Robert Pluim <email@example.com> writes:
> > I have a hunch, though, that that's going to be difficult -- which,
> > to me, is evidence that an option is better than a new subcommand.
> > Furthermore, i'd make the comparative case the default, and use
> > '--iterative' for the iterative case, since "svn diff --comparative"
> > is IMO redundant.
> +1 on that. The comparative option should be the default (and I'm
> tempted to say it should be the only option, but I'm anal enough to
> have one working copy per change, so I don't have the need that other
> people have expressed for the iterative version).
Well, once again, we have two camps.
A bunch of people claim that examining local diffs iteratively is
their primary use-case of 'svn diff', and a different bunch of people
say the primary use-case is for comparing two named objects. I'm not
sure how to resolve this.
Ghudson did make a good point about 'svn diff' not necessarily losing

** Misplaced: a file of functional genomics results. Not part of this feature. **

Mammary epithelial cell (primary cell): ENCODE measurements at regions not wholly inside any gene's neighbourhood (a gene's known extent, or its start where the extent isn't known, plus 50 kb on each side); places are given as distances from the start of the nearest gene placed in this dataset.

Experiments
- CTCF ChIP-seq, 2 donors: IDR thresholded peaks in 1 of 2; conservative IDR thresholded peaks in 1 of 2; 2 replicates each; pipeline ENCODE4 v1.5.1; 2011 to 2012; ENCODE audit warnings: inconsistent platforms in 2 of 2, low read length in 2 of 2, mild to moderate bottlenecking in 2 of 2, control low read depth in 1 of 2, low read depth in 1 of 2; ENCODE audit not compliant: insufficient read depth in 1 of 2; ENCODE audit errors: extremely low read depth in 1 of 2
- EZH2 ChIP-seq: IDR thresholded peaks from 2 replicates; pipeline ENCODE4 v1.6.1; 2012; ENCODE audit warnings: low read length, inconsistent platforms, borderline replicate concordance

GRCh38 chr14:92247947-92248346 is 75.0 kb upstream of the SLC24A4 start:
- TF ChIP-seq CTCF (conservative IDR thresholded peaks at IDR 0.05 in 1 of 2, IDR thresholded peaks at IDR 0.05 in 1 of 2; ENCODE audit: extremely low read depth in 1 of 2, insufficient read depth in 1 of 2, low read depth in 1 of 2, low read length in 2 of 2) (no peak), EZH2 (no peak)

the -r flag.
Either way, I can't *possibly* imagine adding a 5th use case to 'svn
diff'. It's already ridiculously confusing. All you people
advocating that we add more switches -- you don't think this is true?
This is why I was supporting cmpilato's proposal to create a new
subcommand. Brian Denny objected to naming it 'compare'... but forget
about the name for moment. Suppose we call the new subcommand
'zort'. What I'm pushing for is the KISS principle. Suppose you need
to explain differencing to a complete svn newbie. I like this
"If you want to see your local changes, run 'svn diff'. If you
want to compare any two things, run 'svn zort'."
At the moment, there *is* no reasonable way to explain 'svn diff':
"If you want to see your local changes, run 'svn diff' with no
arguments. If you want to compare any two things, then start
adding -r switches (with either one or two revisions), or @
switches attached to urls, [or possibly an --incremental option.]"
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Received on Mon May 19 23:50:51 2003